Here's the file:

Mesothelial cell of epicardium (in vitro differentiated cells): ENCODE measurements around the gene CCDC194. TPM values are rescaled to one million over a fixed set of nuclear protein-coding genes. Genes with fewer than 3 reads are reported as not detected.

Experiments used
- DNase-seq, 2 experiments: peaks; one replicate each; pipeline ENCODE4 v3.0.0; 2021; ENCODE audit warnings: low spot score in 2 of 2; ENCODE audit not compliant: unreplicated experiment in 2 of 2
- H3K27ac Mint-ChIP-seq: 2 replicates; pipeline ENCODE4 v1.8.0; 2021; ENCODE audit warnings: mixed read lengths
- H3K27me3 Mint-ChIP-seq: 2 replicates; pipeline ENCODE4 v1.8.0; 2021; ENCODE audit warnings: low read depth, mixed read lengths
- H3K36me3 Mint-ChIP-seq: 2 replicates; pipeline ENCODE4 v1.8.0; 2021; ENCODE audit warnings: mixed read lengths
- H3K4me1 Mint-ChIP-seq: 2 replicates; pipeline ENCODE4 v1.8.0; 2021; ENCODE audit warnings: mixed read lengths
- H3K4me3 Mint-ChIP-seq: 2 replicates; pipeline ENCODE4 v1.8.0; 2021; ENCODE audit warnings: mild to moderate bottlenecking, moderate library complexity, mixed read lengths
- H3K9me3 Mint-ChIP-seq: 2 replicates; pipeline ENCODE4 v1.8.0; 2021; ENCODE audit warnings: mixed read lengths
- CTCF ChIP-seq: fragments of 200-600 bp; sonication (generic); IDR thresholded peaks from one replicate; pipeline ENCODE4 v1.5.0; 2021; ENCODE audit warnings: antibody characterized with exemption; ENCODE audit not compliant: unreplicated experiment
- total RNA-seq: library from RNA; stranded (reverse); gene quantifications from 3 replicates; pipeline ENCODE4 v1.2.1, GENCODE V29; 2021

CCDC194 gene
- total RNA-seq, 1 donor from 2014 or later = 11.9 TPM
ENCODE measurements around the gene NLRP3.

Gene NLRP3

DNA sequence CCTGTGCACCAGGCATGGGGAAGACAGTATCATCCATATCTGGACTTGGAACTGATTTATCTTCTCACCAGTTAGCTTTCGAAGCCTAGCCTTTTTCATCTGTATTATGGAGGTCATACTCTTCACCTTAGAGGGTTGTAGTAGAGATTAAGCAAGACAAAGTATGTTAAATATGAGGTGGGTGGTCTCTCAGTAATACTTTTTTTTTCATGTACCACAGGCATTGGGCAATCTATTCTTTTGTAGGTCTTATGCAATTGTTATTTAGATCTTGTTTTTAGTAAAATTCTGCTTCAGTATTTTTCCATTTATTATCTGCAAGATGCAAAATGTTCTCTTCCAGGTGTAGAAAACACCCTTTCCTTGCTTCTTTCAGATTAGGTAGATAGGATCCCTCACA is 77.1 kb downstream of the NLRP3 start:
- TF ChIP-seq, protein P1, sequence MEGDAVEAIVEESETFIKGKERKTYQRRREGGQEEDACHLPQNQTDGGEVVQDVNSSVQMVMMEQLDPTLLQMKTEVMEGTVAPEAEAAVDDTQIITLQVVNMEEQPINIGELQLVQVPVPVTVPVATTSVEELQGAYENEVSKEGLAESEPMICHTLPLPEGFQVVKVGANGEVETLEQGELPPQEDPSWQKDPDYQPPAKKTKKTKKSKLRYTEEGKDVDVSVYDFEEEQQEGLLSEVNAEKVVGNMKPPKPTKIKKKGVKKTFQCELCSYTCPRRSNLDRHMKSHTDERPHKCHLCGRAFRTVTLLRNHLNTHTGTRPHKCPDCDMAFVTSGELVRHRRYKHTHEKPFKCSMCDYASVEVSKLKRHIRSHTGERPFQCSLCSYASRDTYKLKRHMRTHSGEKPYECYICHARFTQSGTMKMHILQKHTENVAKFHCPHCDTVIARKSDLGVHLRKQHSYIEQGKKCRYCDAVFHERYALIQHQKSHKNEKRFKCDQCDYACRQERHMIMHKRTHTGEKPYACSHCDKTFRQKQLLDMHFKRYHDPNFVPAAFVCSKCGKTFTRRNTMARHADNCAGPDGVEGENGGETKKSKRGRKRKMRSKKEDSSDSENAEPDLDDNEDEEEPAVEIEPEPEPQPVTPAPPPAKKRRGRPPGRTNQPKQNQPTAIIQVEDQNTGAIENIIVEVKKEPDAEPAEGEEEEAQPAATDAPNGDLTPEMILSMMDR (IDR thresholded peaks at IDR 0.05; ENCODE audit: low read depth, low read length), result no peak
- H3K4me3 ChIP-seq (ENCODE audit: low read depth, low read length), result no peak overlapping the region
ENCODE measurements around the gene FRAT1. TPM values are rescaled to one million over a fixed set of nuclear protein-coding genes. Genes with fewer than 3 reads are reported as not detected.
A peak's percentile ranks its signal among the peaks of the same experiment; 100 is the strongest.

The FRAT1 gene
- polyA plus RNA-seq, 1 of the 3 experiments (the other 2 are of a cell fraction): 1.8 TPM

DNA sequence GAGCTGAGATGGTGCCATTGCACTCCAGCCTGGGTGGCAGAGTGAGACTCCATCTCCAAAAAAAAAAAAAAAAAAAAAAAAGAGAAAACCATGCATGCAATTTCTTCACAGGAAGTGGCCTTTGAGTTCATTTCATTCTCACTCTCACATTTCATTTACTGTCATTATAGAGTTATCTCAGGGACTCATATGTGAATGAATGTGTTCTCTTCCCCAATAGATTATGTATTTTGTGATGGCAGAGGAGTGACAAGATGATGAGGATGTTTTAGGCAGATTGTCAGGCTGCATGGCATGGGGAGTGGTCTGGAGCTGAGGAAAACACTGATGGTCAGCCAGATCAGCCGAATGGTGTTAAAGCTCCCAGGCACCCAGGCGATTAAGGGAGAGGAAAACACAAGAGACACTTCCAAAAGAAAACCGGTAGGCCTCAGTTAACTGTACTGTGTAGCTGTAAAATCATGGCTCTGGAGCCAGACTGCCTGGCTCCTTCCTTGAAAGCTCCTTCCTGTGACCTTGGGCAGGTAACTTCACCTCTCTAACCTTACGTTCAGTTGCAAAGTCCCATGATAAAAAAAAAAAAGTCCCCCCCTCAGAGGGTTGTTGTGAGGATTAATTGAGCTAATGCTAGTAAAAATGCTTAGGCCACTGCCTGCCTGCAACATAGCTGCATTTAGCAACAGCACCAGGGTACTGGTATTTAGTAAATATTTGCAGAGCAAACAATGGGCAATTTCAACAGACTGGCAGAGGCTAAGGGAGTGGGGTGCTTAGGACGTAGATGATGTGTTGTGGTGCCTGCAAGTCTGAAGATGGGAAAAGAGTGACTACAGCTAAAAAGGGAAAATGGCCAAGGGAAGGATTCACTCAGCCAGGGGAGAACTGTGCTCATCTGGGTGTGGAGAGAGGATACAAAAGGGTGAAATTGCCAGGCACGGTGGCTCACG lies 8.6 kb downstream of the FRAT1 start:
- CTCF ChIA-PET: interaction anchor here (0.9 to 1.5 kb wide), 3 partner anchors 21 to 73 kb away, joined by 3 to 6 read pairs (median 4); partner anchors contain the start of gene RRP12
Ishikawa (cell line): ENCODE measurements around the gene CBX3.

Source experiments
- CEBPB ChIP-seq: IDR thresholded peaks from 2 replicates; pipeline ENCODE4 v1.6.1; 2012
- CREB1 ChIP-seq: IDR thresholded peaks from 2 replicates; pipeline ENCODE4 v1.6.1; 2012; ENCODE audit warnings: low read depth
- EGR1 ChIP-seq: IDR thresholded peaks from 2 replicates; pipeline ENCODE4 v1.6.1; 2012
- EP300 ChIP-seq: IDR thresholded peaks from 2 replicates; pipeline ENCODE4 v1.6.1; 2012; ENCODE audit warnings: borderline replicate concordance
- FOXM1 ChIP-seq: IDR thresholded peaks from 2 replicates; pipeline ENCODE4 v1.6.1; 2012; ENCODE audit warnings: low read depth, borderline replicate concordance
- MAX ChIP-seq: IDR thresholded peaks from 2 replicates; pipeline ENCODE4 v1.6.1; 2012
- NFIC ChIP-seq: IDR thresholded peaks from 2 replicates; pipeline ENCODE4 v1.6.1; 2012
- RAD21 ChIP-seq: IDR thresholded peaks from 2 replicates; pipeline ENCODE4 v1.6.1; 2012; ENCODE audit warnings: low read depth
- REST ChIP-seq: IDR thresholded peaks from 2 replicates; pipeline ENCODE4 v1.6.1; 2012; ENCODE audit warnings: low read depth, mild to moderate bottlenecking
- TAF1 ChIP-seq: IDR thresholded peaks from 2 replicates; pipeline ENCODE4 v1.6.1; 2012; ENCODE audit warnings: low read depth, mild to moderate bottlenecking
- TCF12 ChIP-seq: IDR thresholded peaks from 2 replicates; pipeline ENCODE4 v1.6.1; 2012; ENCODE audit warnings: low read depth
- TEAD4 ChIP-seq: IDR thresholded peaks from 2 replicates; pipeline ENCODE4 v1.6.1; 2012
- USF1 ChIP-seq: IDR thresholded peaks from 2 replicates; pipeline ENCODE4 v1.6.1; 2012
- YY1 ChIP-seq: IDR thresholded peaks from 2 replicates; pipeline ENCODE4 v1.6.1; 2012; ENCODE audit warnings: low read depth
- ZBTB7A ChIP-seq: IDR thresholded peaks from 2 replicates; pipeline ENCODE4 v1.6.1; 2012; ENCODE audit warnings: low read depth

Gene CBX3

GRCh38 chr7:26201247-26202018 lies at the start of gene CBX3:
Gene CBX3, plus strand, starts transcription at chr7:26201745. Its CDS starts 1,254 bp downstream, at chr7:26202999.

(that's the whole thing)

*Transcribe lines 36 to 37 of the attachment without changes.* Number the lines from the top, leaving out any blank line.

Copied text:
- TAF1 ChIP-seq: IDR thresholded peaks from 2 replicates; pipeline ENCODE4 v1.6.1; 2012; ENCODE audit warnings: low read depth, mild to moderate bottlenecking
- TCF12 ChIP-seq: IDR thresholded peaks from 2 replicates; pipeline ENCODE4 v1.6.1; 2012; ENCODE audit warnings: low read depth